Share Radio's technology editor Steve Caplin discusses the odd result of the South African lottery with six consecutive numbers. He also marvels at robots serving champagne, cultured meat, an end to astronauts burning their underwear, quieter helicopters and silent ion-propelled drones, a fan that follows you around the room, even smarter smart photo frames and an electric conversion kit for classic Minis, a snip at just over £10,000.
Steve Caplin discusses the Yardroid, a robotic gardener that can even help guard your property, though he warns that cheap smart doorbells, designed to do just that, can easily give others easy access to your home wifi network. There are more flights to nowhere, this time for Buddhist monks and Taiwanese speed daters. There's a tech game table loaded with board games and Parisian e-bike ambulances. As for the animal kingdom, there's not only talk of pain relief drugs being derived from tarantula venom, but also how camel fur might be used to develop new cooling material.
Share Radio's technology editor Steve Caplin looks at the latest news. £5m worth of Apple products were stolen, even though Apple will be able to track them if they're ever used. Harley-Davidson moves into e-bikes. There's the first electric wing suit, a concept phone with a rollout screen, a virtual Santa's grotto, an amazing VR piano app, a camera strap with incorporated tripod, a claw to clear up space junk and Japanese robot Covid monitors and robot wolves.
Share Radio's technology editor Steve Caplin looks at Apple's new computers using, for the first time, an in-house vastly faster chip. He also discusses the possibility of the British Army having robot soldiers, Netflix reinventing old-style TV, a flying car, self-folding paper, a keyboard that simulates an old-style typewriter, New York's KGB Museum auctioning off its gadgets, an electronic noise to detect bad meat and a 9-year-old's design for a space lavatory.
Steve Caplin marvels at a new Saatchi Gallery exhibition which you can tour without leaving home. He highlights Amazon's disastrously translated Swedish launch, looks at the app that can tell if you have Covid-19 from your cough, is fascinated by diamonds made from the sky and reports on a patient whose leg was treated at a different hospital than hers. He was hugely impressed by the new Oculus Quest 2, bringing realistic VR gaming into the home.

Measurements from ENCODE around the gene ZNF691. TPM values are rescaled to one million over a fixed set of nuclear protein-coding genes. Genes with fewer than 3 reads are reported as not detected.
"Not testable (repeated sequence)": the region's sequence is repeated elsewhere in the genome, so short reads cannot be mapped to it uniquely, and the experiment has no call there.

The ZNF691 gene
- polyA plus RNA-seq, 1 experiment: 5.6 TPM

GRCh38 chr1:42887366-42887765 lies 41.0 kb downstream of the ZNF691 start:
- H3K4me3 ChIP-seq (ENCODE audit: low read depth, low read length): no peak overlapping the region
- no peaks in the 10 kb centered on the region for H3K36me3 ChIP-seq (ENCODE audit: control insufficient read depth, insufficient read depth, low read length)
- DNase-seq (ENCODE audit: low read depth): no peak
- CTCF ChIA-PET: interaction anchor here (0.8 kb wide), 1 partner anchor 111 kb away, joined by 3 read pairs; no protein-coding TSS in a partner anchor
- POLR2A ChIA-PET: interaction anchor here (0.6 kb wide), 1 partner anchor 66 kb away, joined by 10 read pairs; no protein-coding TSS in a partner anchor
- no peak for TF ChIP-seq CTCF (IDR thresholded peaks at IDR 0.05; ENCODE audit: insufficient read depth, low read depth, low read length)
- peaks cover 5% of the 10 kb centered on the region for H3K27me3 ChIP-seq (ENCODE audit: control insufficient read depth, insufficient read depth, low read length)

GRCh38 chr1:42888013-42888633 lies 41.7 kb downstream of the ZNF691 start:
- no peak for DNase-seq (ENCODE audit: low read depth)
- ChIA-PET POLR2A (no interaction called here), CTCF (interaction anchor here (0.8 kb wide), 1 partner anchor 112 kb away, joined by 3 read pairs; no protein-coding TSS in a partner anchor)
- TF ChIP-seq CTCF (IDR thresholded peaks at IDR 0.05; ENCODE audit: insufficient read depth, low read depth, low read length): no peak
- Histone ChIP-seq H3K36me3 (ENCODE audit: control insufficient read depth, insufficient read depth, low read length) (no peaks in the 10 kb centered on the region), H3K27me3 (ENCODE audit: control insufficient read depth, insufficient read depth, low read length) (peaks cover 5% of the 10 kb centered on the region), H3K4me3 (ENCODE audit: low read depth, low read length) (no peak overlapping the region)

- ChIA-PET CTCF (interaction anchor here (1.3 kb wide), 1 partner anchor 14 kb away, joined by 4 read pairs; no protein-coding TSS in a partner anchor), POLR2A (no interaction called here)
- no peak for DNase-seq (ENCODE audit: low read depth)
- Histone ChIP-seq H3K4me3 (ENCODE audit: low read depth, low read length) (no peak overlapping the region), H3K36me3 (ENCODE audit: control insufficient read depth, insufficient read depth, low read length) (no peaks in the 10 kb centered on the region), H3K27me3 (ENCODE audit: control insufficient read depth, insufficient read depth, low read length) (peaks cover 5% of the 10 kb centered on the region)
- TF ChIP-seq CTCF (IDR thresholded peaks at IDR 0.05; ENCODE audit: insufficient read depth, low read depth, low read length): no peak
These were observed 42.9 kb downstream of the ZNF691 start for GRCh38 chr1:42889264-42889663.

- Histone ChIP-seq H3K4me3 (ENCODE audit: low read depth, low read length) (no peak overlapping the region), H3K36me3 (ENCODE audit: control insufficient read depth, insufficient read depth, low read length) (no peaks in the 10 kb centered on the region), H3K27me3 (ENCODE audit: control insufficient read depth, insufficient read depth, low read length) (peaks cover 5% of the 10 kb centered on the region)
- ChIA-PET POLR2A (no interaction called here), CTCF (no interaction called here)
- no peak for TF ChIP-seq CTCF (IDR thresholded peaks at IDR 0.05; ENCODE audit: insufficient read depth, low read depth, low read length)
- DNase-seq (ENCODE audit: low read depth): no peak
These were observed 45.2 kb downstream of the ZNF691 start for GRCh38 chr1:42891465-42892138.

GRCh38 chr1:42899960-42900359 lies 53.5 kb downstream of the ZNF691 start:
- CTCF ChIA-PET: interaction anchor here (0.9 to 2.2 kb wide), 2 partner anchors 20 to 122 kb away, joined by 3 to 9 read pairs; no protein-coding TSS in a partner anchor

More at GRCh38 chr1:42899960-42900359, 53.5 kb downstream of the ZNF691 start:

Steve Caplin, Share Radio's technology editor, is impressed by Southern Australia powering the whole area by solar panels and by water being discovered on the moon. He discusses Lego Braille bricks, banned works being hidden in Minecraft, a jumbo jet becoming a cinema, 100 years of the Theremin, Amazon's eco-friendly platform, robot pothole repairers, the extraordinary Veelo skateboard motoring why shoppers spend more when using hand-held scanners.
Share Radio's technology editor Steve Caplin looks at the prediction that, in 50 years, robot judges will be commonplace. He also marvels at smart windows that darken in sunlight and become solar panels, at LG's rollable TV, at Nokia's forthcoming 4G network on the moon, at Quibi closing after just 7 months, at why dim light might make food taste worse and at a kitchen bin that turns organic waste into compost - for a price.
Steve Caplin admire the technology in the new iPhone 12 series but finds himself baffled by a government careers quiz that suggests he become an actor, while others are recommended becoming pilots or cinema projectionists. He also discusses a hackable "smart" chastity device, a tech version of the ever-helpful Lassie, AR goggles for dogs, new Marshall headphones and a crowd-funded smart acoustic guitar.
Technology editor Steve Caplin looks at the dangers of using Excel for sophisticated projects such as the Test and Trace Fiasco, but also other multi-billion pound blunders. He hopes flying taxis will be buzzing around the 2024 Paris Olympics, admires the chutzpah of Valencia's ventriloquistic bid to be European Capital of Innovation, points out the dangers of searching online for celebrities like Graham Norton - with scammers lying in wait - and looks at a study that says we've all been making tea wrongly for years.
James Cameron-Wilson laments the nervousness of the film studios in holding back new movies from the nation's cinemas, starved of new product. With no new films to see on the big screen, he raves about Japanese animated movie Weathering With You, out on DVD and Blu-ray and is equally excited by Netflix's The Social Dilemma, a frightening and thought-provoking documentary about the dangers of social media. He also recommends The Great Buster: A Celebration, a documentary about the great silent comedian Buster Keaton.